Catfish Bait Tips

Catfish Bait TipsDifferent types of fish prefer different foods. This makes your selection of bait crucial. An angler should be familiar enough with the fish he is trying to catch to make sure he's using bait and lures that maximize his chances. Catfish go for a variety of baits, but you will have more success using certain foods over others.

Night Crawlers

Night crawlers work on almost all types of fish, and catfish are no exception. These worms have a natural smell and taste that appeals to catfish at all times of the year. You can use big, fat night crawlers without eliminating the smaller catfish from being a potential catch--even small fish will attack a large night crawler, and the bigger the worm, the bigger the meal for a catfish of any size.


Chicken Livers

No fish responds to chicken livers the way catfish do. In fact, the smell is so pungent and enticing that catfish will leave their own area in a lake, river or stream and venture out in search of the chicken livers. The downside to this type of bait is that it rarely attracts catfish larger than 10 pounds, unless they're particularly hungry, and the liver can be difficult to set on the hook and keep it there.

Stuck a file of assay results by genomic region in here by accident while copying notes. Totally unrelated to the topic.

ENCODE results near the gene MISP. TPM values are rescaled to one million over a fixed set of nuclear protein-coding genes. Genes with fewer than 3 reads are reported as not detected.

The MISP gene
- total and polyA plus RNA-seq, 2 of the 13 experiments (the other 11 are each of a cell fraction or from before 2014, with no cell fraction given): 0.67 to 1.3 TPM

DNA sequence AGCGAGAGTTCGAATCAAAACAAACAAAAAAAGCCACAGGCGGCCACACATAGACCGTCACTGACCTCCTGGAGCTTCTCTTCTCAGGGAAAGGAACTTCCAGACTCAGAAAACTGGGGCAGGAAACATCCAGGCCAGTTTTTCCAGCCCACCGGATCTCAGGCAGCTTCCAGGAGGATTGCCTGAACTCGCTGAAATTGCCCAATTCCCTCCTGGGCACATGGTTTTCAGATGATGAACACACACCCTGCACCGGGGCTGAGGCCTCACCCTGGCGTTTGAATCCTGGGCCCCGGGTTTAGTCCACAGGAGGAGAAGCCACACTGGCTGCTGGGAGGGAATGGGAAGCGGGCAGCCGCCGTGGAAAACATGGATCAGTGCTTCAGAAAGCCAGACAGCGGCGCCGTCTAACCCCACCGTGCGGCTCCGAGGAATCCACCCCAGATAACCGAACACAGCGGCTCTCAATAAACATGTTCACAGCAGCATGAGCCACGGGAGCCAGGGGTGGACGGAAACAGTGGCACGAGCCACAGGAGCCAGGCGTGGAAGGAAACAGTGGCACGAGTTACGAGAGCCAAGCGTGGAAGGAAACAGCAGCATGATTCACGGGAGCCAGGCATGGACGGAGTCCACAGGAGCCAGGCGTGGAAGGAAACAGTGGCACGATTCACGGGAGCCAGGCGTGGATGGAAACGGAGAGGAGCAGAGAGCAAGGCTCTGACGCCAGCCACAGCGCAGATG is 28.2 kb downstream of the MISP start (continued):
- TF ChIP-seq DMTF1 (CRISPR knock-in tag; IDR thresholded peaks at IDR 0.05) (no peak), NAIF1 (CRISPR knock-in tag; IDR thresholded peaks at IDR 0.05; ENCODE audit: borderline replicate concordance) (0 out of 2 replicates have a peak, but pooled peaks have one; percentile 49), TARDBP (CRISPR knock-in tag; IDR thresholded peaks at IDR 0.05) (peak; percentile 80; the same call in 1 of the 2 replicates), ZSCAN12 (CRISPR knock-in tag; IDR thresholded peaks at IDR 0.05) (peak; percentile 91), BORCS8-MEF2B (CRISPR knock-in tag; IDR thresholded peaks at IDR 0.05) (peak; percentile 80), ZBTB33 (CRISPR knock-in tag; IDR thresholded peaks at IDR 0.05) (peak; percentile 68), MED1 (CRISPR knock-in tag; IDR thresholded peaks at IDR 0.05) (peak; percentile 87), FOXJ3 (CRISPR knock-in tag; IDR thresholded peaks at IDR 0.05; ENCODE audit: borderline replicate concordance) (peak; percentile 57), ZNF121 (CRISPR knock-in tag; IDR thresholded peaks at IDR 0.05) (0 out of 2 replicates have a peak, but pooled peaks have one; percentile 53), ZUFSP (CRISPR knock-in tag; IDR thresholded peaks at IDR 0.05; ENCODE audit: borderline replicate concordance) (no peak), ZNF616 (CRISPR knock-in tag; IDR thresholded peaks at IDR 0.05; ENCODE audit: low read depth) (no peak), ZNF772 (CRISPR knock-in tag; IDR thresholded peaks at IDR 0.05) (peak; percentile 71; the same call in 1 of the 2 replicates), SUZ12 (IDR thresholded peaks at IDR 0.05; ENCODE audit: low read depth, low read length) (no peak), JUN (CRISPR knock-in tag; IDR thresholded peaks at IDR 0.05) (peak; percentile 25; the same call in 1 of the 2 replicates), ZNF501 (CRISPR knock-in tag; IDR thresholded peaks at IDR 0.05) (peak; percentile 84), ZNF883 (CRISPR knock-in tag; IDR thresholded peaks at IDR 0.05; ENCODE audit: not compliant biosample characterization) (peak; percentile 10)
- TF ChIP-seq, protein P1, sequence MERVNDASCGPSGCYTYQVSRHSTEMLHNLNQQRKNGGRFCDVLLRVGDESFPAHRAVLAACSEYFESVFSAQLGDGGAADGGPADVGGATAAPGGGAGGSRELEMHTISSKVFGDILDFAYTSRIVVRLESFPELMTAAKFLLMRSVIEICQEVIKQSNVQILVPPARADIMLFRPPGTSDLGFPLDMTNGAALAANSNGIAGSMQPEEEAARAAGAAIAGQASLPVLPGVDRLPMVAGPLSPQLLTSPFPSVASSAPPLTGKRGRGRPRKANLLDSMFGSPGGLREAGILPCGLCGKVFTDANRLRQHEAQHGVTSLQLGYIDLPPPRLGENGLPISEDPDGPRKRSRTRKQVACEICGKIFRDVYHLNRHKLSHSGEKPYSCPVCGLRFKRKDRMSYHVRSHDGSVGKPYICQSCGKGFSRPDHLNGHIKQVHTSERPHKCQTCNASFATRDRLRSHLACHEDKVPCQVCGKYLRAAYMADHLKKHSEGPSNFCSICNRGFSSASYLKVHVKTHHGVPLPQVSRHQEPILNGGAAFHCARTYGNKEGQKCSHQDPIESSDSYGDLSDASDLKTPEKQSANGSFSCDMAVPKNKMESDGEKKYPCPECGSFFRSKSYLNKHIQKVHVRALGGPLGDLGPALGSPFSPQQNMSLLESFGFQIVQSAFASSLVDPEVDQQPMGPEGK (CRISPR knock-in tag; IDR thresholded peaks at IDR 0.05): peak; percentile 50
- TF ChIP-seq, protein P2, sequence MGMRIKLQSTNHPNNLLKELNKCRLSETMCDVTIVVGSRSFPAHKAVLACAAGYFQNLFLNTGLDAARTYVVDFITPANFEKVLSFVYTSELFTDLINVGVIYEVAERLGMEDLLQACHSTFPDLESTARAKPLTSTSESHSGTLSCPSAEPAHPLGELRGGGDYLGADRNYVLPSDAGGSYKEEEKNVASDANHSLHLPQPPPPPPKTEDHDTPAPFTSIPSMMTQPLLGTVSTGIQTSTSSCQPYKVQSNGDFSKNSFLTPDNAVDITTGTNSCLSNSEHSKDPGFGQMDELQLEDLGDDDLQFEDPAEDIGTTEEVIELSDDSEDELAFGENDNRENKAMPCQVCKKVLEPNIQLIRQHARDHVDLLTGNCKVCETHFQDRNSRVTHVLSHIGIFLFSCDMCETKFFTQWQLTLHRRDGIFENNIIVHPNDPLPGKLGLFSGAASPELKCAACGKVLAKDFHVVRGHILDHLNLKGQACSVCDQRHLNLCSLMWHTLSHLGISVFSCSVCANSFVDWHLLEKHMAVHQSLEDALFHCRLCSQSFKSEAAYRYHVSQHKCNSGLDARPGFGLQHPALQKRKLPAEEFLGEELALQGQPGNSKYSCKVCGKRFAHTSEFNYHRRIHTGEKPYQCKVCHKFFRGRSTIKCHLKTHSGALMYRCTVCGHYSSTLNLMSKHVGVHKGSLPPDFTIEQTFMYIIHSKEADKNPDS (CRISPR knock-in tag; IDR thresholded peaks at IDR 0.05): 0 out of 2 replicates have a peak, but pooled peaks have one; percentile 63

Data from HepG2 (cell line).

Shad might be the most effective type of bait for catfish larger than 10 pounds. When a catfish reaches this size, it tends to minimize the role of worms and other smaller foods and turn to a predominantly all-fish diet. You can either cut up shad and set bits of it on the hook or hook a live shad and use it as bait. If you have a large shad, don't let the guts and organs go to waste--these are extremely pungent and can attract a bite from a catfish almost instantly, if there are fish in the area.


Catfish love crawfish, but there's an important thing to remember: You shouldn't use crawfish in areas where they aren't native. If the crawfish isn't from the area and the catfish doesn't recognize it, it will be slow to attack--or at least slower than it would if it knew what it was looking at. Crawfish, like shad, can be used as dead or live bait, and they work well when trolled along the bottom of the lake.

Article Written By Jonathan Croswell

Jonathan Croswell has spent more than five years writing and editing for a number of newspapers and online publications, including the "Omaha World-Herald" and "New York Newsday." Croswell received a Bachelor of Arts degree in English from the University of Nebraska and is currently pursuing a Master's of Health and Exercise Science at Portland State University.

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